Passionate supporters, angry critics and a neutral majority. The EU elicits a range of reactions. What's behind the preconceptions and skepticism? DW reporters go looking for answers in in Germany, Poland, Italy and Brussels.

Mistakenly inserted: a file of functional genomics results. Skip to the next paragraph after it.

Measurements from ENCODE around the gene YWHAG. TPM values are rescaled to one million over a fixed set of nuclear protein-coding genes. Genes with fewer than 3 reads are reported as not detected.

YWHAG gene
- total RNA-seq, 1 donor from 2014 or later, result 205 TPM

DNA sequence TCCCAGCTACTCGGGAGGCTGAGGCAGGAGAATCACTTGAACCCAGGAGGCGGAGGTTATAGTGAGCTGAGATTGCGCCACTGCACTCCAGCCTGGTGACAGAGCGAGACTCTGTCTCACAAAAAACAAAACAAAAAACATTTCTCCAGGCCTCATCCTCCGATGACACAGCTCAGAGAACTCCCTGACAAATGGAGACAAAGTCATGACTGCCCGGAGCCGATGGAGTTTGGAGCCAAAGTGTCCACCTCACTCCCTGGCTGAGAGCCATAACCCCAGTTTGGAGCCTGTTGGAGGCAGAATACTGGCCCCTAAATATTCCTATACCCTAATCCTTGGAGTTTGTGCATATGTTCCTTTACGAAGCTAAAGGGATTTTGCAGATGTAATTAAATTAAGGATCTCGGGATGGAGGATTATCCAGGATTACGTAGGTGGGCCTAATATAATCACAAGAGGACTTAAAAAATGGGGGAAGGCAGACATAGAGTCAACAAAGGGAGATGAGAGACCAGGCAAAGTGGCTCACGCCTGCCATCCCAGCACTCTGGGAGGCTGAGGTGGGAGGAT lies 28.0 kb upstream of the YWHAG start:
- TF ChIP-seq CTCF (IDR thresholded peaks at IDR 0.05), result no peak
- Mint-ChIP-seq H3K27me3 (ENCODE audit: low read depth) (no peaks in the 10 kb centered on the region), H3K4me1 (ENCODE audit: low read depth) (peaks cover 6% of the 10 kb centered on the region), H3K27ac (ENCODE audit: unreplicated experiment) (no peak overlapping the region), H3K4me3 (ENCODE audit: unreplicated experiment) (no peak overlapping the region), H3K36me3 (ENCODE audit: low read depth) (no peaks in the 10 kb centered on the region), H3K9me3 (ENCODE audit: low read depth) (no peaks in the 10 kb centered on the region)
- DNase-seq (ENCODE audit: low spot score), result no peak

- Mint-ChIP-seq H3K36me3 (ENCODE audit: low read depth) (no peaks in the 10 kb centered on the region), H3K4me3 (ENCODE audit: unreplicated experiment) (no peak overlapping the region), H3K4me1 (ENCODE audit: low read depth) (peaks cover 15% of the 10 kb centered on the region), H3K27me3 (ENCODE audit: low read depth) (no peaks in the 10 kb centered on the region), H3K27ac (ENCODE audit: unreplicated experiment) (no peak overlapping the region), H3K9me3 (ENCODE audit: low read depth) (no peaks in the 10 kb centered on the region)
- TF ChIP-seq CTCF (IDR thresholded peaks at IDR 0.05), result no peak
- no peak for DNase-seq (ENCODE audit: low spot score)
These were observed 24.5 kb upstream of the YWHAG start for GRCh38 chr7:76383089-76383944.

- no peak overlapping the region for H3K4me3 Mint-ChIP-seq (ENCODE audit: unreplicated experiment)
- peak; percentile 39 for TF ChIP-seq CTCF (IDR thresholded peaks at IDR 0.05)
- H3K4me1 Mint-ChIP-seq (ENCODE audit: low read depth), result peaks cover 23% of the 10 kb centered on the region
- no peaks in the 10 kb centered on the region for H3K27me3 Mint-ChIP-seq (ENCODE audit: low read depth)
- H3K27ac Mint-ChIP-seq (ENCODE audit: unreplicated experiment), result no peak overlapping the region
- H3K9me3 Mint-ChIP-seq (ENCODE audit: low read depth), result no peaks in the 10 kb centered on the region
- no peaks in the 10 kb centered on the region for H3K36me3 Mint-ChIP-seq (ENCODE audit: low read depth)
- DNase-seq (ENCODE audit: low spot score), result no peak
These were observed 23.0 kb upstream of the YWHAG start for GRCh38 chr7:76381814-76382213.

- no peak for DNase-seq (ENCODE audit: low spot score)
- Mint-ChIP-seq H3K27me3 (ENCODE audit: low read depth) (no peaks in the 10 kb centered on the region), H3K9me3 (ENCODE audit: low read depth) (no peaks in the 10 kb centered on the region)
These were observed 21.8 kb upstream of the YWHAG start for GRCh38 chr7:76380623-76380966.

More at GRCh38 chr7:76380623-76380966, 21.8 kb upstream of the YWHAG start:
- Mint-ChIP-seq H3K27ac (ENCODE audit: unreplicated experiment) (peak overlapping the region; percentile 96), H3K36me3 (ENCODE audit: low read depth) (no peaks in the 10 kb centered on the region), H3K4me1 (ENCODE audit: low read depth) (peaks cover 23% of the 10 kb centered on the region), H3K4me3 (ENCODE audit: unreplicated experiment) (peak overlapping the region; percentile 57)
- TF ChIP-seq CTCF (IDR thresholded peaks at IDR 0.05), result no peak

What’s behind the preconceptions and skepticism? Our reporters go looking for answers in in Germany, Poland, Italy and Brussels.Is it really the case that hardworking countries pay for the less industrious ones? Reporter Jo Schück asks Ingo Egloff from the Hamburg Port if Germany really is the EU’s paymaster. In Poland, journalist Aleksandra Rybinska explains why many people see the EU as a bossy super-state, while judges and activists in Warsaw explain why the country’s judicial reform is alienating it from the EU. In Italy, reporter Katty Salié meets Yvan Sagnet, a political activist born in Cameroon who accuses the EU of failing to address urgent issues - chief among them, the distribution of refugees across member states. As a result, new arrivals in Italy, often without papers, have to stay in overcrowded camps in appalling conditions, and work as day laborers in the agricultural sector. The Center For Research on Right-Wing Extremism in Jena has observed how euro-skeptics are undermining European ideas from within, with far-right parties gaining traction in the European Parliament. In Brussels, the two reporters discover what the infamous bureaucratic behemoth looks like from the inside. They catch up with Damian Boeselager, co-founder of the first pan-European party, and gauge the mood in the heart of the bloc ahead of the European elections.